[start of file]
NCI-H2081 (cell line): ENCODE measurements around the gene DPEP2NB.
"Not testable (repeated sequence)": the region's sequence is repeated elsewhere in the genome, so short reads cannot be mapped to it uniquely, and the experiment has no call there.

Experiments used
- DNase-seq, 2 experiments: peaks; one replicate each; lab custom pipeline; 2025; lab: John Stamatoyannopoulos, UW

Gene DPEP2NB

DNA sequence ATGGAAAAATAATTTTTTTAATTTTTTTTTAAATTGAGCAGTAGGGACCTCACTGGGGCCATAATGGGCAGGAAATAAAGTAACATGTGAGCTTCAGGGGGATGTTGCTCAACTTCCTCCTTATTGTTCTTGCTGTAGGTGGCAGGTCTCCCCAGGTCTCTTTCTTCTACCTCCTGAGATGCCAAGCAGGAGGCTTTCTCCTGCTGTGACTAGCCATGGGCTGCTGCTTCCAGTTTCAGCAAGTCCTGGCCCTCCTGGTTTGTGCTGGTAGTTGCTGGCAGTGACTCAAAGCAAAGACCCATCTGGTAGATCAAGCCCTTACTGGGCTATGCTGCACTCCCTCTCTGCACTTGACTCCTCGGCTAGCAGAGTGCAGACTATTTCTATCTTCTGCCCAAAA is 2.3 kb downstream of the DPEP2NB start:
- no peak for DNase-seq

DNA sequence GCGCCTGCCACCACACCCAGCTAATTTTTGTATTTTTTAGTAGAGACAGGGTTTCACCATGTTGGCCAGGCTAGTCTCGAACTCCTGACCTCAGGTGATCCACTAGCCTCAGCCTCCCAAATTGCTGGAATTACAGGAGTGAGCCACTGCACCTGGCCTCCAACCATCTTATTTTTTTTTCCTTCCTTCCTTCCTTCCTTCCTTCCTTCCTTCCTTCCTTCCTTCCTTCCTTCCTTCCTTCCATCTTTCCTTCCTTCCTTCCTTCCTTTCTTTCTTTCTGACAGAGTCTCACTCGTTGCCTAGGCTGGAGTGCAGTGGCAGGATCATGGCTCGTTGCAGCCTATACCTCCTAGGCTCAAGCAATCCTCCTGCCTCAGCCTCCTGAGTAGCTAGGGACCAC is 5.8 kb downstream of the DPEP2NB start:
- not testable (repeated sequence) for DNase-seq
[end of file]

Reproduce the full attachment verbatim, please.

NCI-H2081 (cell line): ENCODE measurements around the gene DPEP2NB.
"Not testable (repeated sequence)": the region's sequence is repeated elsewhere in the genome, so short reads cannot be mapped to it uniquely, and the experiment has no call there.

Experiments used
- DNase-seq, 2 experiments: peaks; one replicate each; lab custom pipeline; 2025; lab: John Stamatoyannopoulos, UW

Gene DPEP2NB

DNA sequence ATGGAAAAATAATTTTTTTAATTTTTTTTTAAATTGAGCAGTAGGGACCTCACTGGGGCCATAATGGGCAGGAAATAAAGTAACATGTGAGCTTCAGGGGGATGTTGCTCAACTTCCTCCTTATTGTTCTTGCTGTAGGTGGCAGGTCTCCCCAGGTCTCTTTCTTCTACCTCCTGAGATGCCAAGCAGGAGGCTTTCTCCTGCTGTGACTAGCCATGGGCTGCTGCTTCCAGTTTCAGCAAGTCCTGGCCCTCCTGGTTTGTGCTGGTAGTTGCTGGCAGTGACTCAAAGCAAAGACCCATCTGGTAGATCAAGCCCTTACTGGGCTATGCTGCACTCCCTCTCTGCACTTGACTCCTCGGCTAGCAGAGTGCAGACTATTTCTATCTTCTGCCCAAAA is 2.3 kb downstream of the DPEP2NB start:
- no peak for DNase-seq

DNA sequence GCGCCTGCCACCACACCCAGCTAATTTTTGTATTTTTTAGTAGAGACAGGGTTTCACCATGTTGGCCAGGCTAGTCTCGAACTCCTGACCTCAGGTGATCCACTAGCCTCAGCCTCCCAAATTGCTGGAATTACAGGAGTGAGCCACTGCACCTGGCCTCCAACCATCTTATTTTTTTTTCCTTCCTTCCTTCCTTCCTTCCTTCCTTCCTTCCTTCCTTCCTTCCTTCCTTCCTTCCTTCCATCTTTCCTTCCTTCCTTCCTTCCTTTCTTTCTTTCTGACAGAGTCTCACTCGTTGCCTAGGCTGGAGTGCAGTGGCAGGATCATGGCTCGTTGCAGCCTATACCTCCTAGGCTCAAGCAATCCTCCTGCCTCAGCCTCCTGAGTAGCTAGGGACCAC is 5.8 kb downstream of the DPEP2NB start:
- not testable (repeated sequence) for DNase-seq